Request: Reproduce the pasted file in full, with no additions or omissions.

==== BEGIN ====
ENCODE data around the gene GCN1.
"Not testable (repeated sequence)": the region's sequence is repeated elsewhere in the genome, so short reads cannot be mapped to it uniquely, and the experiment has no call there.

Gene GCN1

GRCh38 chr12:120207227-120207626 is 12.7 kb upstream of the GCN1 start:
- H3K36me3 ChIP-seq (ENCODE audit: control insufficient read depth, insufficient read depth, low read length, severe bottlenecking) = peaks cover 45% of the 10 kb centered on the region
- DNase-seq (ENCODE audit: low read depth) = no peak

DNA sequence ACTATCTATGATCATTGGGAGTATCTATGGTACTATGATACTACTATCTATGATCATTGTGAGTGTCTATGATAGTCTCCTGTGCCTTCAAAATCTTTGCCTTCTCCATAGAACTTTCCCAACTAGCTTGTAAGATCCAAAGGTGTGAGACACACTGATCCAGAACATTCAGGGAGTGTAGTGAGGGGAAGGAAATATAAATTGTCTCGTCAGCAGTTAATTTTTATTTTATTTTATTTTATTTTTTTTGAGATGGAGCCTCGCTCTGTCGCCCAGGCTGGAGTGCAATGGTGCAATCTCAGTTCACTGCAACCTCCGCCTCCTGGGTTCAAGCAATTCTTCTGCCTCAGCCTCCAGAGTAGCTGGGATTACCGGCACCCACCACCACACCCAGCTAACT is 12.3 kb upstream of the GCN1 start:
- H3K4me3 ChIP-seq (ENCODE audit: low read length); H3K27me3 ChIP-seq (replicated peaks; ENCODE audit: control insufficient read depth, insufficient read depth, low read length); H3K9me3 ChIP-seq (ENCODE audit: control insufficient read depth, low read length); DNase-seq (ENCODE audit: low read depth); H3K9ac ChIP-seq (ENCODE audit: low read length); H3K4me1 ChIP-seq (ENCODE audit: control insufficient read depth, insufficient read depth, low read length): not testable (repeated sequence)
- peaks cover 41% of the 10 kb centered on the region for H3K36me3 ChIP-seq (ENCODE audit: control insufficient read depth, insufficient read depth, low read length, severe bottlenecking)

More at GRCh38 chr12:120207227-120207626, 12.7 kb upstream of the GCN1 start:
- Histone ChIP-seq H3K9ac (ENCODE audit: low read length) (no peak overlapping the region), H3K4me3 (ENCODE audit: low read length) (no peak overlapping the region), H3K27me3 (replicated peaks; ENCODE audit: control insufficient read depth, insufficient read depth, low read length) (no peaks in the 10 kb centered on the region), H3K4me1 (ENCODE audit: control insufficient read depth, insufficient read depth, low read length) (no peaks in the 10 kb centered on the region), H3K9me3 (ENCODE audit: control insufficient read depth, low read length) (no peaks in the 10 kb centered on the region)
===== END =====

ENCODE data around the gene GCN1.
"Not testable (repeated sequence)": the region's sequence is repeated elsewhere in the genome, so short reads cannot be mapped to it uniquely, and the experiment has no call there.

Gene GCN1

GRCh38 chr12:120207227-120207626 is 12.7 kb upstream of the GCN1 start:
- H3K36me3 ChIP-seq (ENCODE audit: control insufficient read depth, insufficient read depth, low read length, severe bottlenecking) = peaks cover 45% of the 10 kb centered on the region
- DNase-seq (ENCODE audit: low read depth) = no peak

DNA sequence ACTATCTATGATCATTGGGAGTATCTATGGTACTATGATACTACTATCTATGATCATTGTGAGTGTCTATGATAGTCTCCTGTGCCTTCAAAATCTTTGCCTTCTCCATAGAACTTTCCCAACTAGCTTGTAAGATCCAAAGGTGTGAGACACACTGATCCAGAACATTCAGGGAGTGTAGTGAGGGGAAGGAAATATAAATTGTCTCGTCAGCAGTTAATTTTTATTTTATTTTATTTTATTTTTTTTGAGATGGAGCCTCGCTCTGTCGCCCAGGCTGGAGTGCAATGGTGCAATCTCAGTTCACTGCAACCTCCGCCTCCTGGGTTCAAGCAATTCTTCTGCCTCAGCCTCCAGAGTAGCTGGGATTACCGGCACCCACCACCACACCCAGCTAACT is 12.3 kb upstream of the GCN1 start:
- H3K4me3 ChIP-seq (ENCODE audit: low read length); H3K27me3 ChIP-seq (replicated peaks; ENCODE audit: control insufficient read depth, insufficient read depth, low read length); H3K9me3 ChIP-seq (ENCODE audit: control insufficient read depth, low read length); DNase-seq (ENCODE audit: low read depth); H3K9ac ChIP-seq (ENCODE audit: low read length); H3K4me1 ChIP-seq (ENCODE audit: control insufficient read depth, insufficient read depth, low read length): not testable (repeated sequence)
- peaks cover 41% of the 10 kb centered on the region for H3K36me3 ChIP-seq (ENCODE audit: control insufficient read depth, insufficient read depth, low read length, severe bottlenecking)

More at GRCh38 chr12:120207227-120207626, 12.7 kb upstream of the GCN1 start:
- Histone ChIP-seq H3K9ac (ENCODE audit: low read length) (no peak overlapping the region), H3K4me3 (ENCODE audit: low read length) (no peak overlapping the region), H3K27me3 (replicated peaks; ENCODE audit: control insufficient read depth, insufficient read depth, low read length) (no peaks in the 10 kb centered on the region), H3K4me1 (ENCODE audit: control insufficient read depth, insufficient read depth, low read length) (no peaks in the 10 kb centered on the region), H3K9me3 (ENCODE audit: control insufficient read depth, low read length) (no peaks in the 10 kb centered on the region)